Bids are expected to be soon submitted for the extension of the Ministry of Public Health’s drug bond at Diamond and construction of a storage bond in Georgetown as the ministry moves to fulfil its pledge to stop renting private bonds.
Invitations for bids for the contracts were advertised in Wednesday’s edition of the Guyana Chronicle. The ministry advised that the tenders would be opened on Tuesday October 3, 2017, at the National Procure-ment and Tender Administration Board (NPTAB).
For the construction of the Central Supply Unit (CSU) storage bond, which will be located at Lot 1 Mudflat Kingston, Georgetown, the ministry estimates the structure will cost some $2.4 million. Additionally, the extension of the Material Management Unit (MMU) storage bond at Diamond, East Bank Demerara, is estimated to cost $1.6 million.
Terrence Esseboom, who is the Personal Assistant to Minister of Public Health Volda Lawrence, explained that the bids are the start of a process Lawrence had promised pertaining to the enhancing of storage capacity of the ministry and keeping the overall financial systems in check.
Following the multimillion dollar rental of the controversial Sussex Street bond from APNU supporter Larry Singh and severe public criticisms, the government said it would review the bond contract and put measures in place to build its own storage for medical supplies and pharmaceuticals.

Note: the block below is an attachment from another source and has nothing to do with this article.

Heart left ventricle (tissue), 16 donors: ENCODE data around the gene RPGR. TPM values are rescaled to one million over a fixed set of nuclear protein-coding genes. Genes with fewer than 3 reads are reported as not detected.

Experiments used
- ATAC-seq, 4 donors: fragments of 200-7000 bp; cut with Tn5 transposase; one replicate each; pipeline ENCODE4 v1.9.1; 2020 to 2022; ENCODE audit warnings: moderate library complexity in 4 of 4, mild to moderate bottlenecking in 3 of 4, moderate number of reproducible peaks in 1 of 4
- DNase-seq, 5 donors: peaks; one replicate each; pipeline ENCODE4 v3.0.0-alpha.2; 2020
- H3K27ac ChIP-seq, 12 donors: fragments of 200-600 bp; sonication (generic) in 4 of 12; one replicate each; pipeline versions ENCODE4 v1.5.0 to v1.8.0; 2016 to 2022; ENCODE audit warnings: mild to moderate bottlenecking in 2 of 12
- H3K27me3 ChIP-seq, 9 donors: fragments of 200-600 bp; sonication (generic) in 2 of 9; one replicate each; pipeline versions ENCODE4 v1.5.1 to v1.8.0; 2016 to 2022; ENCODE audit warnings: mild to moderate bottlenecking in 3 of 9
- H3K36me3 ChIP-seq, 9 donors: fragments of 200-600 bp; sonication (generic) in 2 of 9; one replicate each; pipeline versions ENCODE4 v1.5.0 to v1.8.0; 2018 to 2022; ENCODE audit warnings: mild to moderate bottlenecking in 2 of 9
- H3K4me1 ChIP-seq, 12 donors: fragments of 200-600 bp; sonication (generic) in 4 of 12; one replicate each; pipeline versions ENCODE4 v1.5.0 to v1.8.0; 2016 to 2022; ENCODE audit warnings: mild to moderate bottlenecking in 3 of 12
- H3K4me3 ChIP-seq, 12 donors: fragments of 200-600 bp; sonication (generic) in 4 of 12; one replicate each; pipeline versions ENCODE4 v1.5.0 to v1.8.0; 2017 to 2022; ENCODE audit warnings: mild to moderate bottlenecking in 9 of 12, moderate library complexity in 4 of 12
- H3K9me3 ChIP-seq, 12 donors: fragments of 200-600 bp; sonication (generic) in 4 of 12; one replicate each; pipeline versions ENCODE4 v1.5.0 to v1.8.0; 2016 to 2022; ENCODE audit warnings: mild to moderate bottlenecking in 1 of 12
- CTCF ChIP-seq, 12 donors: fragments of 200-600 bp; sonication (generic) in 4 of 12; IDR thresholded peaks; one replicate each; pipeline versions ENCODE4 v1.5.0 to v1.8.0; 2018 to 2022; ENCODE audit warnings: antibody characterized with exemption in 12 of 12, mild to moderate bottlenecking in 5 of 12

The ministry had rented the bond from Singh for three years at the cost of a whopping $12 million plus per month.
Despite the controversy over the rental of the property, the ministry budgeted $150 million for the full year’s rent for 2017. Observers had expressed the view that the contract should have been scrapped immediately and that those monies should never have been approved
In June, Lawrence had informed that the ministry was severing rental relations with the New GPC as it aims to end its dependence on private storage space for pharmaceuticals and medical supplies. Lawrence said that by the end of this year, the ministry would do the same with all other private storage suppliers.
She had stressed that the scaling down will affect “all privately owned bonds” and it is hoped that the money saved in rentals can go towards the upgrade of the ministry’s storage and other related systems.
“This year we are focusing on us being able to stock our own medications… cutting back costs and investing in the sector itself this year,” she had told Stabroek News.
“We are looking at savings whereby we can do some more work on the GPHC [Georgetown Public Hospital] bond of itself in terms of extension so that we can come out of the other rental bond. It is a work in progress…,” she said.